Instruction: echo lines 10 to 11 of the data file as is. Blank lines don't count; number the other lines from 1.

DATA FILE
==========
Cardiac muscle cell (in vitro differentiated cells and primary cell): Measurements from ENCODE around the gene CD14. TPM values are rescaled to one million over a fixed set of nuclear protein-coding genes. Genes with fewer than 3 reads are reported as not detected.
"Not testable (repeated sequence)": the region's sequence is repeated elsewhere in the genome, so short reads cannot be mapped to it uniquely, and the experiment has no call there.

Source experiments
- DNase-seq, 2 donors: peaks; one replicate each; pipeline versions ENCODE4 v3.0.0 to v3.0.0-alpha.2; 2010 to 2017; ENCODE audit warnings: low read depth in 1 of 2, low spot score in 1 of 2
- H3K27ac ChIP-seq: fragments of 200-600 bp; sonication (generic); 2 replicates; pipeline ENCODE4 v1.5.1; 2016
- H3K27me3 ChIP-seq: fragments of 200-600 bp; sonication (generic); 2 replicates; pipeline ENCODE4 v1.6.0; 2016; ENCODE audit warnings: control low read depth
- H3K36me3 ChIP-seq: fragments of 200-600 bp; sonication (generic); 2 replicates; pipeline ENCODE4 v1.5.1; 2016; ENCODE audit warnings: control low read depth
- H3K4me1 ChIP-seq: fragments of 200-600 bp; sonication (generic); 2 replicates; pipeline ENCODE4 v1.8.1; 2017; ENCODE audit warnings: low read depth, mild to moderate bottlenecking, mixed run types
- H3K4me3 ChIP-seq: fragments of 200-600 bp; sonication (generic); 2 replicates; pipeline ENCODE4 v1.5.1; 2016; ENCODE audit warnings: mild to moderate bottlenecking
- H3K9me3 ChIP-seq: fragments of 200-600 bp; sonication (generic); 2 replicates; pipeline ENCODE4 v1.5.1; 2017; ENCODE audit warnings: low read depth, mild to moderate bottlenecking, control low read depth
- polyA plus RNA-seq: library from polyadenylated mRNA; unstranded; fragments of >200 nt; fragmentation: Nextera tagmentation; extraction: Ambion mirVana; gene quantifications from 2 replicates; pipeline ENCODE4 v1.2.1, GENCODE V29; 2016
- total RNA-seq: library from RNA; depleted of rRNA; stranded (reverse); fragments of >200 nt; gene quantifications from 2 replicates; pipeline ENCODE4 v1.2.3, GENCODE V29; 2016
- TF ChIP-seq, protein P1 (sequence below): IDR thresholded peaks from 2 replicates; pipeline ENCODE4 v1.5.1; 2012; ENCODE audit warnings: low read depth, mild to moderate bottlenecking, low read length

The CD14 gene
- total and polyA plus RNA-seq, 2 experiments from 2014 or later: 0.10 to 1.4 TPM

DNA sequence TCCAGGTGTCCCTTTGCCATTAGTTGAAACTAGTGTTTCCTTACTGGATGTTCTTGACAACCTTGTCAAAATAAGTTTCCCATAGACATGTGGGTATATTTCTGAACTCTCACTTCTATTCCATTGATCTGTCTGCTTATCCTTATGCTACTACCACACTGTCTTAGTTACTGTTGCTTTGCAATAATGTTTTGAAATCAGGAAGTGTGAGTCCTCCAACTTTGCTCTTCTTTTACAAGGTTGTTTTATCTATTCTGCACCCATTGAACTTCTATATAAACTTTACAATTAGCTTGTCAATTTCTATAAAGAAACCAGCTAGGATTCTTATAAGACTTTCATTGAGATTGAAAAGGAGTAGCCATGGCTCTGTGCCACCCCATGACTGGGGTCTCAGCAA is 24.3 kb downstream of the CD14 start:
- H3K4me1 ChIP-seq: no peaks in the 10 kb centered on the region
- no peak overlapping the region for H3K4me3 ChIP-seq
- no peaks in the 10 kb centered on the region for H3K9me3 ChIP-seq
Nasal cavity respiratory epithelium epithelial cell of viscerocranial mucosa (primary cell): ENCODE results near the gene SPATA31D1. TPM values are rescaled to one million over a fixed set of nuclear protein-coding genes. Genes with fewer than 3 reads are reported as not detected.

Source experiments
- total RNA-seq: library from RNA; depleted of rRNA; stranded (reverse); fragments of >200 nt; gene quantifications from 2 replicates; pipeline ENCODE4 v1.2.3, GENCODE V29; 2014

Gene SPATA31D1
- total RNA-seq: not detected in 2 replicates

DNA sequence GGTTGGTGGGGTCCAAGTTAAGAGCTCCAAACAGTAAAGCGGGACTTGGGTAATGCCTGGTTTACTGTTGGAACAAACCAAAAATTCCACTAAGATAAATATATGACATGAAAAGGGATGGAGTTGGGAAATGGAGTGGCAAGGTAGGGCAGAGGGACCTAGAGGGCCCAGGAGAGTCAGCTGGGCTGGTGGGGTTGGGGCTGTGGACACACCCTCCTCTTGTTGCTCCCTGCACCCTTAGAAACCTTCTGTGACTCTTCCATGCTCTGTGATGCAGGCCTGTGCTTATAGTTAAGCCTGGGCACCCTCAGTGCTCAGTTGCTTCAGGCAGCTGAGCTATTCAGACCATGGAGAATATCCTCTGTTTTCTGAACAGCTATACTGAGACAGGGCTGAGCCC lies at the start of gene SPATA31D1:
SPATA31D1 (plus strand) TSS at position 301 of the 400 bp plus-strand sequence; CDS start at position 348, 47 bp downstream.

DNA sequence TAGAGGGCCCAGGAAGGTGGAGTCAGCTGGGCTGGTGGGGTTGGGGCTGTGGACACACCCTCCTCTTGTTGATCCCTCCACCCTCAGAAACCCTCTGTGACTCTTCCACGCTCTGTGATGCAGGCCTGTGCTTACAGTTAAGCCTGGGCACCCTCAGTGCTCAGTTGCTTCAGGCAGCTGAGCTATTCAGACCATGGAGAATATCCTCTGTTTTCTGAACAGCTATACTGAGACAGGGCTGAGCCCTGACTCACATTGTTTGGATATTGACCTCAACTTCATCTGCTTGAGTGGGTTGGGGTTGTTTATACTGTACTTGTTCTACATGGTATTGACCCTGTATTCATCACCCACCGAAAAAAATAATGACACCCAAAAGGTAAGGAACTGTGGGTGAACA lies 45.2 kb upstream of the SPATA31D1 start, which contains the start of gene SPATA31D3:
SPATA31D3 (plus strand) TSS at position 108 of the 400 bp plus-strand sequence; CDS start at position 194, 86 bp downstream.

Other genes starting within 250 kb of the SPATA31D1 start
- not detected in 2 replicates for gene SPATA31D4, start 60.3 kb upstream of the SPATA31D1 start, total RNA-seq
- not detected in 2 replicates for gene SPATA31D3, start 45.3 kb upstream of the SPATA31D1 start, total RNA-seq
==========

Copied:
- H3K9me3 ChIP-seq: fragments of 200-600 bp; sonication (generic); 2 replicates; pipeline ENCODE4 v1.5.1; 2017; ENCODE audit warnings: low read depth, mild to moderate bottlenecking, control low read depth
- polyA plus RNA-seq: library from polyadenylated mRNA; unstranded; fragments of >200 nt; fragmentation: Nextera tagmentation; extraction: Ambion mirVana; gene quantifications from 2 replicates; pipeline ENCODE4 v1.2.1, GENCODE V29; 2016